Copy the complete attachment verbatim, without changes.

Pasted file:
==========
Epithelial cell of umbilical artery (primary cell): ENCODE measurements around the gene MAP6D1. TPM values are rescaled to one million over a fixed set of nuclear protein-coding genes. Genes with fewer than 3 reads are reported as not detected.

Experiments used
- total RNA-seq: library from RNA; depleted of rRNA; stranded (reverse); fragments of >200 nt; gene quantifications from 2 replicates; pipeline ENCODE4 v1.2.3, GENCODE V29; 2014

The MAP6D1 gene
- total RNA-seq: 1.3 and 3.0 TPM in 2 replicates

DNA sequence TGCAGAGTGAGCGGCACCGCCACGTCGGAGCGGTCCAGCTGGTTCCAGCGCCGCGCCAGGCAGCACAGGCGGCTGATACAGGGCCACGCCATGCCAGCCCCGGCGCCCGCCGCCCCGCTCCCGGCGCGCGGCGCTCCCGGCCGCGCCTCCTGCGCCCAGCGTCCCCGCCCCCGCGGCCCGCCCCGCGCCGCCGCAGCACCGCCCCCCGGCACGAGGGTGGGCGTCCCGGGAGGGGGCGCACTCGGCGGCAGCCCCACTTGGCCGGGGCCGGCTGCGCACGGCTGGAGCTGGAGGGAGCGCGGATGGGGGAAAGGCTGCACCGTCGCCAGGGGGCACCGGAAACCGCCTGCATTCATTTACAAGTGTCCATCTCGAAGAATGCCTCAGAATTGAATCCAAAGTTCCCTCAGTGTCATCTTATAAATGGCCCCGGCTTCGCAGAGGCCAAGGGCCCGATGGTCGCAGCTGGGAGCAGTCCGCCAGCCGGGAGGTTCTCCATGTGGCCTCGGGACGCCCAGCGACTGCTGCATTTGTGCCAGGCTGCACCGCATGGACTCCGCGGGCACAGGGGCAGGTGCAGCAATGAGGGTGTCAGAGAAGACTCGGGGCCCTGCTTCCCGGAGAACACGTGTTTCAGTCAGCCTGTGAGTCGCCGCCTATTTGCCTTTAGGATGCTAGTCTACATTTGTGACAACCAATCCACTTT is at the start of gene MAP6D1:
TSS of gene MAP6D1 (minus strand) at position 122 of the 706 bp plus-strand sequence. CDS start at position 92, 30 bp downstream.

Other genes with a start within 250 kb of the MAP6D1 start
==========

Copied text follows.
Epithelial cell of umbilical artery (primary cell): ENCODE measurements around the gene MAP6D1. TPM values are rescaled to one million over a fixed set of nuclear protein-coding genes. Genes with fewer than 3 reads are reported as not detected.

Experiments used
- total RNA-seq: library from RNA; depleted of rRNA; stranded (reverse); fragments of >200 nt; gene quantifications from 2 replicates; pipeline ENCODE4 v1.2.3, GENCODE V29; 2014

The MAP6D1 gene
- total RNA-seq: 1.3 and 3.0 TPM in 2 replicates

DNA sequence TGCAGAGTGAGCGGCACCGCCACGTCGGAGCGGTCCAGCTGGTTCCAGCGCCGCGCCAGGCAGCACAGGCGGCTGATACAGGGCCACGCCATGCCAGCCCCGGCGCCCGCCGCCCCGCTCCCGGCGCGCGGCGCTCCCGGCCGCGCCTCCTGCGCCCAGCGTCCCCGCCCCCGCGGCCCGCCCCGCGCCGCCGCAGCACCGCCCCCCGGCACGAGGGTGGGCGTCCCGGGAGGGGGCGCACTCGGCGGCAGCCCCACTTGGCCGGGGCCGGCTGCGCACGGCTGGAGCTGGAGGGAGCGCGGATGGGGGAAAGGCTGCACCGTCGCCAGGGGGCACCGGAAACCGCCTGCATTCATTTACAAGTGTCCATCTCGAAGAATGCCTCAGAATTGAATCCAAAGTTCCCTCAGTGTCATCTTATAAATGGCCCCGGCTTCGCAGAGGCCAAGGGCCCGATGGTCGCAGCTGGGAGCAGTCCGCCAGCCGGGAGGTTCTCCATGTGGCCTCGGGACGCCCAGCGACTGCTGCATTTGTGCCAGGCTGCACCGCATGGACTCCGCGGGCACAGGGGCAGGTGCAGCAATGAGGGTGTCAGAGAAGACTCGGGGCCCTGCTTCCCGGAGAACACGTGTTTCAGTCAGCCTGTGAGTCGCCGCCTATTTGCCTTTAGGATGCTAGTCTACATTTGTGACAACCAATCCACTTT is at the start of gene MAP6D1:
TSS of gene MAP6D1 (minus strand) at position 122 of the 706 bp plus-strand sequence. CDS start at position 92, 30 bp downstream.

Other genes with a start within 250 kb of the MAP6D1 start